In reality, parts of C++ (virtual calls) impose the requirement that the type system be partially dynamic, but other things in the standard require that it be strict. Again, this is not a problem, since these are orthogonal concepts.

To sum up: probably no language fits completely, perfectly into one category or another, but we can say which particular property of a given language dominates. In C++, strictness definitely does dominate.

0
3

In contrast, a language is weakly-typed if type-confusion can occur silently (undetected), and eventually cause errors that are difficult to localize.

Well, that can happen in C++, for example:

#define _USE_MATH_DEFINES
#include <iostream>
#include <cmath>
#include <limits>

void f(char n) { std::cout << "f(char)\n"; }
void f(int n) { std::cout << "f(int)\n"; }
void g(int n) { std::cout << "f(int)\n"; }

int main()
{
    float fl = M_PI;   // silent conversion to float may lose precision

    f(8 + '0'); // potentially unintended treatment as int

    unsigned n = std::numeric_limits<unsigned>::max();
    g(n);  // potentially unintended treatment as int
}

Also, C and C++ are considered weakly typed since, due to type-casting, one can interpret a field of a structure that was an integer as a pointer.

Ummmm... not via any implicit conversion, so that's a silly argument. C++ allows explicit casting between types, but that's hardly "weak" - it doesn't happen accidentally/silently as required by the site's own definition above.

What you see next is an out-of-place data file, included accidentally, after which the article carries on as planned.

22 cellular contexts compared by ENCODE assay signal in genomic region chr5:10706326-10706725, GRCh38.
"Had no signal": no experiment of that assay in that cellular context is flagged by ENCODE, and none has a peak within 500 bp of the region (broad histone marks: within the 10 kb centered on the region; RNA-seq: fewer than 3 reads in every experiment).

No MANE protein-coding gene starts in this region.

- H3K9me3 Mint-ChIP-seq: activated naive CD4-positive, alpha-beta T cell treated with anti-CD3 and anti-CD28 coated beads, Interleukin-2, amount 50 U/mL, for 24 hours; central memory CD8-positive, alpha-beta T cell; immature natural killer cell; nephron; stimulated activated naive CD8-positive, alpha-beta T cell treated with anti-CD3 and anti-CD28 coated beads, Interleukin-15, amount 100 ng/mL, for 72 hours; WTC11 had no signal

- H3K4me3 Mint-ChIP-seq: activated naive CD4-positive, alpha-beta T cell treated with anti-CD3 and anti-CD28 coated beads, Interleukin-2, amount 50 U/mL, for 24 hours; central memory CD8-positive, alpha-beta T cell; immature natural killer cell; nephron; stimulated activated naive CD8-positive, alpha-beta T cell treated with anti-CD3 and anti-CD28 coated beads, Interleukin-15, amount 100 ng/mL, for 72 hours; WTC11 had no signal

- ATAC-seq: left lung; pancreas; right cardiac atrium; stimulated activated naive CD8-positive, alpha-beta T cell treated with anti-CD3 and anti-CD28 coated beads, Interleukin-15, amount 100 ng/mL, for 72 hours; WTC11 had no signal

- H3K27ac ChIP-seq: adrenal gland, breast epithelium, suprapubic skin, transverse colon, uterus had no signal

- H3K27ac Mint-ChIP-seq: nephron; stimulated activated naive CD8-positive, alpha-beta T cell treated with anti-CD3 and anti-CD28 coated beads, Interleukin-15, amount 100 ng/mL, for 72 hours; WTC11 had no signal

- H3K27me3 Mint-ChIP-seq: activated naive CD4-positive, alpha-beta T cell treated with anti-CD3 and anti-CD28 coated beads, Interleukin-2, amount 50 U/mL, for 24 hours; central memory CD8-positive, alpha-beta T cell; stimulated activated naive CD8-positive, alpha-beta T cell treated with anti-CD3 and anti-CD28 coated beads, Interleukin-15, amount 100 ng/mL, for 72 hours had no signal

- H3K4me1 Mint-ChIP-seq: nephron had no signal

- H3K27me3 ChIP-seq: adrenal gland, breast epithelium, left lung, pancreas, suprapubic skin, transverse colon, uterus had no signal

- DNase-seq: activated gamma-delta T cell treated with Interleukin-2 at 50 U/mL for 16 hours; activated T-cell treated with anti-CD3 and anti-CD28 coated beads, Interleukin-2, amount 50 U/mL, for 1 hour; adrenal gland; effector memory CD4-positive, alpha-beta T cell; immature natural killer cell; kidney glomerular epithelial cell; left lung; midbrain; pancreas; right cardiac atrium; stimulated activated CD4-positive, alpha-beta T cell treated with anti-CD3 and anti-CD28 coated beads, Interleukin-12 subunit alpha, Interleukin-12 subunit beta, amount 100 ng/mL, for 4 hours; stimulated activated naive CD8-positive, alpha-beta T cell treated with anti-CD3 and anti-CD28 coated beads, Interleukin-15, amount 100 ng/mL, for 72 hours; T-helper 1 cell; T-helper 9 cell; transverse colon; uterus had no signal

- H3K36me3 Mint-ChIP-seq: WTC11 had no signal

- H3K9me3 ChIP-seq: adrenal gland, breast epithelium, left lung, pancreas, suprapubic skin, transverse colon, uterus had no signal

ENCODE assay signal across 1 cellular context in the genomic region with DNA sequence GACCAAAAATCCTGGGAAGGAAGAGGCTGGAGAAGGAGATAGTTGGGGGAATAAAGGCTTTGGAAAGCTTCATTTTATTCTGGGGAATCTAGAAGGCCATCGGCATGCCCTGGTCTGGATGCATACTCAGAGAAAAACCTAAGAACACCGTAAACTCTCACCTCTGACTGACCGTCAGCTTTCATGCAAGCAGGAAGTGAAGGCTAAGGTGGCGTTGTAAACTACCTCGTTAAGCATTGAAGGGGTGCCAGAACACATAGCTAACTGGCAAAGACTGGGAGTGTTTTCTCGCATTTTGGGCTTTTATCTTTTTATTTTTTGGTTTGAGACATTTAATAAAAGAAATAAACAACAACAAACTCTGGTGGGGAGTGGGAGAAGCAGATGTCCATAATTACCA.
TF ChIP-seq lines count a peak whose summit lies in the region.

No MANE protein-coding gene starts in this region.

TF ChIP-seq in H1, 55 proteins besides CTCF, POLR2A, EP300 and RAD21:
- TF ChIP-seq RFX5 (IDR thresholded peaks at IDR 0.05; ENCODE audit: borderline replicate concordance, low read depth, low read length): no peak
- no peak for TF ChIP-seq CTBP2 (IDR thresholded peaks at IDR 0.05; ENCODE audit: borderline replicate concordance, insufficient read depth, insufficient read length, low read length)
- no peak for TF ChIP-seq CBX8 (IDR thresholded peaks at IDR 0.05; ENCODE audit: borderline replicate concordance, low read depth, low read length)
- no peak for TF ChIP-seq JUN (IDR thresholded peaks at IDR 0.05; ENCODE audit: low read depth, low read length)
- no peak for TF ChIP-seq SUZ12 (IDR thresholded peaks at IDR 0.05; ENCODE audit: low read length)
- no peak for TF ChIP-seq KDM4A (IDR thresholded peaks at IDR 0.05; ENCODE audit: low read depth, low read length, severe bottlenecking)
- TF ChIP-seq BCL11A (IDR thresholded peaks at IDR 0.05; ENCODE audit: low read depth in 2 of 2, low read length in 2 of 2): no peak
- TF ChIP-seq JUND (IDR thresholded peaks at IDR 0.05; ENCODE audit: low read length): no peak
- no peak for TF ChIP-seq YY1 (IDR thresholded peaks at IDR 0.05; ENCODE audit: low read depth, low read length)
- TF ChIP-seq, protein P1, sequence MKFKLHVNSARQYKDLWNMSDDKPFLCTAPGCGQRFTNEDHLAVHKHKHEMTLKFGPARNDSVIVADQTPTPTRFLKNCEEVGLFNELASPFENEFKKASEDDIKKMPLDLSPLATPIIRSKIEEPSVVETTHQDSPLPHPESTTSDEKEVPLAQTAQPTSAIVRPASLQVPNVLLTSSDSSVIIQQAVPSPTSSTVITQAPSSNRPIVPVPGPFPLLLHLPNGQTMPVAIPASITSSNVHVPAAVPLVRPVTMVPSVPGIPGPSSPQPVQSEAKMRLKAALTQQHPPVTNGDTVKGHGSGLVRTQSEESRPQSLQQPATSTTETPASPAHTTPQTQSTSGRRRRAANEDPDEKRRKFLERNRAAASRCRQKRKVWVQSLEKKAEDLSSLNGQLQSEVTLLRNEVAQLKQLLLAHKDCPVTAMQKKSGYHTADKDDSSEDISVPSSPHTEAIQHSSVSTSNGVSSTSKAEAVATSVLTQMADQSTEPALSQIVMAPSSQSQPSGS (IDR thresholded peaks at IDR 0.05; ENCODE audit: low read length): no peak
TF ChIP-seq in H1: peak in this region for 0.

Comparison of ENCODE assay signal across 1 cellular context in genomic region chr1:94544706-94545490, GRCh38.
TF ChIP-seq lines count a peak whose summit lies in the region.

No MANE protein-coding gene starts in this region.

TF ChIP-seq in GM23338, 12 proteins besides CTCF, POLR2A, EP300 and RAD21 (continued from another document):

Is the existence of type casting all that matters? Does the explicit-ness of such casts not matter?

Explicitness is a crucial consideration IMHO. Letting a programmer override the compiler's knowledge of types is one of the "power" features of C++, not some weakness. It's not prone to accidental use.

More generally, is it really generally accepted that C++ is weakly typed? Why?

No - I don't think it is accepted. C++ is reasonably strongly typed, and the ways in which it has been lenient that have historically caused trouble have been pruned back, such as implicit casts from void* to other pointer types, and finer grained control with explicit casting operators and constructors.

3

Well, since the creator of C++, Bjarne Stroustrup, says in The C++ Programming Language (4th edition) that the language is strongly typed, I would take his word for it:

C++ programming is based on strong static type checking, and most techniques aim at achieving a high level of abstraction and a direct representation of the programmer’s ideas. This can usually be done without compromising run-time and space efficiency compared to lower-level techniques. To gain the benefits of C++, programmers coming to it from a different language must learn and internalize idiomatic C++ programming style and technique. The same applies to programmers used to earlier and less expressive versions of C++.

In this video lecture from 1994 he also states that the weak type system of C really bothered him, and that's why he made C++ strongly typed: The Design of C++ , lecture by Bjarne Stroustrup

-2

Let me give you a simple example:

 if ( a + b )

C/C+= allows an implicit conversion from float to int to Boolean.

A strongly-typed language would not allow such an implicit conversion.